09 August 2016

CNAME vs MX DNS records: email service disabled

Did your email service stop working?

If you have a domain name (e.g. example.com) pointing to a web site, say a static web site at Amazon S3, or a blog at Blogger, etc., it might've been convenient to set up your domain's DNS records with a CNAME --- something like:
CNAME Record   ---   '@'   ---   mno3pqr4stu5.cloudfront.net
At least with NameCheap's Advanced DNS settings page, the '@' host name means a "naked domain" like "example.com".  So your readers can type in "http://example.com" and it'll go to your web site --- very convenient and friendly.

The problem with that is email to user@example.com won't work.

Here's why and how to fix it.



Why it doesn't work
If you have email set up for your own domain name, you might be using a service like Fastmail.com, or Google Apps for Work.  In any case, you'll need to set up some MX records for the naked domain "example.com", something like:
MX Record   ---   '@'   ---   ASPMX.L.GOOGLE.COM

But CNAME records override other records, like that MX record for email.  Actually, the standards say that if a CNAME record exist, no other DNS records should exist (c.f. Wikipedia).

I suppose the reason is that CNAME means Canonical Name, as in a given domain's actual, canonical name, is this other name.  So when the DNS query for "example.com" turns up a CNAME Record, it makes a new query to "mno3pqr4stu5.cloudfront.net" (for the example above) --- completely bypassing the MX Record above.

How to fix it
(1) Use a www subdomain for your web site, e.g.:
CNAME Record   ---   'www'   ---   mno3pqr4stu5.cloudfront.net
(2) Set the naked domain to forward to the www subdomain, e.g.:
URL Redirect   ---   '@'   ---  'http://www.example.com'
Most domain name services will let you set up a URL Redirect.  e.g. NameCheap calls it a "URL Redirect" record, with the option to make it "Unmasked", "Masked", or "Permanent (301)".

It's technically not a DNS record on its own, but an "A Record" pointing to the DNS company's own server.  When your reader's web browser accesses "http://example.com", the DNS company's server sends back a 301 or 302 redirect message to go to the target web address (i.e. http://www.example.com in the above URL Redirect record), or sends a web site accessing the target web address in an HTML frame.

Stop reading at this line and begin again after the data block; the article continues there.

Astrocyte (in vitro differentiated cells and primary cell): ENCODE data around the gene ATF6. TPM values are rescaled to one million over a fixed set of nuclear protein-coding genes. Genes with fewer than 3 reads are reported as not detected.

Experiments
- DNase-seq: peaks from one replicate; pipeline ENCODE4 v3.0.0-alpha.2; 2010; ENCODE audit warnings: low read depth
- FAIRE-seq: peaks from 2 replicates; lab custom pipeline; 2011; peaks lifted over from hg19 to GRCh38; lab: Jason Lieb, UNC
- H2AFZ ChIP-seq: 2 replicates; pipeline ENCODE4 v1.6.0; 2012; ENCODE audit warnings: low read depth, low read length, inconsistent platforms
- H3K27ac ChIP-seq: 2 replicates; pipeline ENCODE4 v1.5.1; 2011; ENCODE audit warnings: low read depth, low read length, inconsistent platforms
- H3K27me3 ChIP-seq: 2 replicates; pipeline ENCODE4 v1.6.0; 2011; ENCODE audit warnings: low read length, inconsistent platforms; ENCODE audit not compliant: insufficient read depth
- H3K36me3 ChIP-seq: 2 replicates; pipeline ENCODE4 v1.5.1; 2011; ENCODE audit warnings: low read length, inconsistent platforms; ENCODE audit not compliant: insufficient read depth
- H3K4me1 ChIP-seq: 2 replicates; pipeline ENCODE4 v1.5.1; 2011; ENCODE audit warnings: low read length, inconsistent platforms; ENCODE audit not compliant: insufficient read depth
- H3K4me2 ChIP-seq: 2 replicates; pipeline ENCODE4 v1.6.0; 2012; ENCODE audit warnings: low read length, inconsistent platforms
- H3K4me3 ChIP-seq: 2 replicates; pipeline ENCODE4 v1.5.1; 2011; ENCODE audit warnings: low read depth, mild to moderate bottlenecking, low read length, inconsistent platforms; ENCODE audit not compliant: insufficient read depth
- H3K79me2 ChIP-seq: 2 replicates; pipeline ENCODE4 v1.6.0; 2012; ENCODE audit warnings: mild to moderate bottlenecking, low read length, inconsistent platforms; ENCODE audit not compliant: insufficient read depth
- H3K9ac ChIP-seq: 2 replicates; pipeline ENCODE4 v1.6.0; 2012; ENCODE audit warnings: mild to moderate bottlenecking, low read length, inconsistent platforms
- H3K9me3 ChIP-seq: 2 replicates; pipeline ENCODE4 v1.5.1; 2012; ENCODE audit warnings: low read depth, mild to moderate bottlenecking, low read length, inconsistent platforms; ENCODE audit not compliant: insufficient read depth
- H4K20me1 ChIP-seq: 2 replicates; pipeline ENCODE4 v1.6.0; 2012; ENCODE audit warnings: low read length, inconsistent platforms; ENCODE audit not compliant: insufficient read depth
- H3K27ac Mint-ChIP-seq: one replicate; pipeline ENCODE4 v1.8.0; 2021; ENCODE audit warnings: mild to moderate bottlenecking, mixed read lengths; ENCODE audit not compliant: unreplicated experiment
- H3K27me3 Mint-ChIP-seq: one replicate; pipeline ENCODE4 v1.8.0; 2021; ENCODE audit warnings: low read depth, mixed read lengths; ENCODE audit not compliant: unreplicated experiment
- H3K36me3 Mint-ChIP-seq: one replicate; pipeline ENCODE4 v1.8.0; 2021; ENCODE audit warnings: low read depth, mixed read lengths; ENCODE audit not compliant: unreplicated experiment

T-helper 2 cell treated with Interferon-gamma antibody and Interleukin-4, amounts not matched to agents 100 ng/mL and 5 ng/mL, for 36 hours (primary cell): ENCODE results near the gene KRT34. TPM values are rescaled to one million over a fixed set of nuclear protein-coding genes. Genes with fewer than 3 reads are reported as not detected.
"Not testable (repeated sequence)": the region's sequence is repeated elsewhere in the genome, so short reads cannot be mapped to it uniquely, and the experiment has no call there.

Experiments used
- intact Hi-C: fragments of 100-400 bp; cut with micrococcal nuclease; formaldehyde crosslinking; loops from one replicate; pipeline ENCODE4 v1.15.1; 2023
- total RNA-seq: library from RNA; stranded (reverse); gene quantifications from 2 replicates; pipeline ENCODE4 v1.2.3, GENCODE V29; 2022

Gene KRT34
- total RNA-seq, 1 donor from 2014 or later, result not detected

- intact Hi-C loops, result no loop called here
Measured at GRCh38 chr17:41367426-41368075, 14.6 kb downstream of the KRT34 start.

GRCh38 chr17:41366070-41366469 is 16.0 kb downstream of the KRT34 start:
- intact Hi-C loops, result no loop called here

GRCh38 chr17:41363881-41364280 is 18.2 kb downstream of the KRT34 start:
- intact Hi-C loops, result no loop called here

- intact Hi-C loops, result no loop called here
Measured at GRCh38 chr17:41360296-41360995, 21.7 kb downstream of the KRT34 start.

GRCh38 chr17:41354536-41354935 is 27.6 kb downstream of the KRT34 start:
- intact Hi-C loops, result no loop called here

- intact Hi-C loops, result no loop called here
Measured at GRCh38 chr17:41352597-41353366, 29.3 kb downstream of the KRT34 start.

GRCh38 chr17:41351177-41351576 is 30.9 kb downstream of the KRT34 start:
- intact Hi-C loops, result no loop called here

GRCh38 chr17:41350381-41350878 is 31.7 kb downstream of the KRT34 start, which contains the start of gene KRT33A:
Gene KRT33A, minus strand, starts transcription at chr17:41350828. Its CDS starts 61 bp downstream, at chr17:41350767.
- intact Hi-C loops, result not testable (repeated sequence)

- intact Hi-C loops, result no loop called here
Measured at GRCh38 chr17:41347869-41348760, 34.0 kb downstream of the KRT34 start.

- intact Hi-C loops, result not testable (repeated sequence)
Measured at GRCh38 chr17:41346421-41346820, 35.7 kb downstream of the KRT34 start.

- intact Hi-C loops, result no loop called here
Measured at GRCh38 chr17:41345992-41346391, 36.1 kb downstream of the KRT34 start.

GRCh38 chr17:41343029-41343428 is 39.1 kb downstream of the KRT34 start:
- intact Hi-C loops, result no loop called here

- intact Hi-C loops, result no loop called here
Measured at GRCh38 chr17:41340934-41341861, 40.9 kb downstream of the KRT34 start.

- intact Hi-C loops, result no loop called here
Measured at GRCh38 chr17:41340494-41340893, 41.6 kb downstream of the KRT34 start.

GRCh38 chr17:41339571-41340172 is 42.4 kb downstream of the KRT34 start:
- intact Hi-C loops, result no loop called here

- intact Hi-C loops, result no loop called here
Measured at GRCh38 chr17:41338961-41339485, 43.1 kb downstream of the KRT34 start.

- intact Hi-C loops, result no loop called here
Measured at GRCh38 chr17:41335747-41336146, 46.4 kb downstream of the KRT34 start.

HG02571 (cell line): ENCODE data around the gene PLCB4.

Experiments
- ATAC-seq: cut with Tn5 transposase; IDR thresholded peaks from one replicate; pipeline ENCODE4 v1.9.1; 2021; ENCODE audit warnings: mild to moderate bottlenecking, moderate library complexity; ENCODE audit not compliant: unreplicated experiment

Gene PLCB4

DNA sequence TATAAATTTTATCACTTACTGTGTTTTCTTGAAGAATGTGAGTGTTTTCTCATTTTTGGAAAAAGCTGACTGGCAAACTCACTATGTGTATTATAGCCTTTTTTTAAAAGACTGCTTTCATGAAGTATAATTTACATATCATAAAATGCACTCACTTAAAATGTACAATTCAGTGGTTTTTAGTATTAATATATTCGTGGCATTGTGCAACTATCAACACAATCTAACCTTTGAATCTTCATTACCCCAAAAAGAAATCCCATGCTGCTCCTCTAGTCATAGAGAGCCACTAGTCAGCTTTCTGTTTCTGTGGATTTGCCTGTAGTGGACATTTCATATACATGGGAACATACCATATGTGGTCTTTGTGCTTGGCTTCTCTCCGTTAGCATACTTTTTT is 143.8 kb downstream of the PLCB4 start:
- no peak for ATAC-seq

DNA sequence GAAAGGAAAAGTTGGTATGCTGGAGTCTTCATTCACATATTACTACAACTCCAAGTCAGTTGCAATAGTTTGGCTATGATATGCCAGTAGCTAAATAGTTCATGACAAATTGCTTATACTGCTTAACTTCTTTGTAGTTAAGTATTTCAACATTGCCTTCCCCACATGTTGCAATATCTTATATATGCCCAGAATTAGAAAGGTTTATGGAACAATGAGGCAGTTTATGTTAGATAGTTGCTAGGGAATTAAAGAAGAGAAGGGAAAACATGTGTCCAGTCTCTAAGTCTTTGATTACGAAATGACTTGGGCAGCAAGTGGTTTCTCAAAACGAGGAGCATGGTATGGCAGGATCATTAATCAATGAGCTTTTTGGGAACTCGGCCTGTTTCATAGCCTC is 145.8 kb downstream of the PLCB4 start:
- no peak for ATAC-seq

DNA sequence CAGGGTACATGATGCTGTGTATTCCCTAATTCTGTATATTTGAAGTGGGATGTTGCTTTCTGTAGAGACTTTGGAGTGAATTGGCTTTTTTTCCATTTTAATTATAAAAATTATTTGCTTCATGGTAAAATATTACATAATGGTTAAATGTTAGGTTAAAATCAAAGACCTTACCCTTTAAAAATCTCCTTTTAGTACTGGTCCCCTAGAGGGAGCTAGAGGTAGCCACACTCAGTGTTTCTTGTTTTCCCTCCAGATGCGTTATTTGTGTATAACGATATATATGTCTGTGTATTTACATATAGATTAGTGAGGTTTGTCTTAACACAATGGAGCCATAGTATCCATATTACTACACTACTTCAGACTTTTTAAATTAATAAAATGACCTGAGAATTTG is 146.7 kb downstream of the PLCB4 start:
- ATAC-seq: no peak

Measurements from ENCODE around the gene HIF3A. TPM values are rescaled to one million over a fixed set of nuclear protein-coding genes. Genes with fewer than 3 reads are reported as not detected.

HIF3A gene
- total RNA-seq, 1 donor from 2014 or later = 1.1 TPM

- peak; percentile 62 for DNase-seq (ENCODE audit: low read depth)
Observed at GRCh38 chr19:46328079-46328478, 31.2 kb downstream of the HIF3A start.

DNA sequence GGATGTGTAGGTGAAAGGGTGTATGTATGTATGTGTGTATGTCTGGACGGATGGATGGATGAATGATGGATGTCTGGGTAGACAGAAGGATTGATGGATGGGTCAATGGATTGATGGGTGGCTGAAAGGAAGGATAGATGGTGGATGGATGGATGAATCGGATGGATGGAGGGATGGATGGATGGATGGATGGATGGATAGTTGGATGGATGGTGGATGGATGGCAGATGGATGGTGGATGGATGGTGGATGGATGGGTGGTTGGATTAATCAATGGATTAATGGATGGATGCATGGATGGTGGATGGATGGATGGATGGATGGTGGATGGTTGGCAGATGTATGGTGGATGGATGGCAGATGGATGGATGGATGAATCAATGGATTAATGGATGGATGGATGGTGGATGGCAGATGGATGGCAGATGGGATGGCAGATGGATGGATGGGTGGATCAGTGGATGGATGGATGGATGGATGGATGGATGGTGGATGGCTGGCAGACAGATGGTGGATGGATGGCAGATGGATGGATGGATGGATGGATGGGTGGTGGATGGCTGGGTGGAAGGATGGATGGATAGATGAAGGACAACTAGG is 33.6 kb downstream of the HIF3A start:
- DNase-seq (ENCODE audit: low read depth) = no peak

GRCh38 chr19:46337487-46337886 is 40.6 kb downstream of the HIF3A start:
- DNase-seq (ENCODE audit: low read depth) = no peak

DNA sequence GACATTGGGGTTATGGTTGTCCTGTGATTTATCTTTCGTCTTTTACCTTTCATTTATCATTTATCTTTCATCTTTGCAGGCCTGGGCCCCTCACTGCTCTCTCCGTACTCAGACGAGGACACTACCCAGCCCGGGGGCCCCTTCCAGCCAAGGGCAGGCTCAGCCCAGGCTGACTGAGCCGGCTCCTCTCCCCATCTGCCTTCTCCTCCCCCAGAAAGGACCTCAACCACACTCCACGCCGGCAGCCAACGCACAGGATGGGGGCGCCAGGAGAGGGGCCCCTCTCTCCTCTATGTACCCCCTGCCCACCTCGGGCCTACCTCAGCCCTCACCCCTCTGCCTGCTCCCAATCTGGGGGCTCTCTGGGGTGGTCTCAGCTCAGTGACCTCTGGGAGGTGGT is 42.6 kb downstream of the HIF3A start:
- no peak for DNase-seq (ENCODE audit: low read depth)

I'm not sure but I suspect the "Unmasked URL Redirect" with NameCheap sends back a 302 redirect.

Varying DNS companies will have different terms for this, but the idea's the same.

A "frame" or "masked" redirect is probably not a good idea nowadays.  As for how to choose between 301 vs 302 redirect, see references below.

(3) Set up your mail server MX records on your naked domain as usual, e.g.:
MX Record   ---   '@'   ---   ASPMX.L.GOOGLE.COM
There's obviously a few more records needed for email services, but I refer you to your own email service provider for details on the other MX records, SPF and DKIM records, etc. that's needed.


References:
[1] SEO advice: discussing 302 redirects
[2] 302 Redirect vs. 301 Redirect: Which is Better?
[3] Which record type option should I choose for the information I’m about to enter?
[4] Types of Domain Redirects - 301, 302 URL Redirects, URL Frame (and CNAME)

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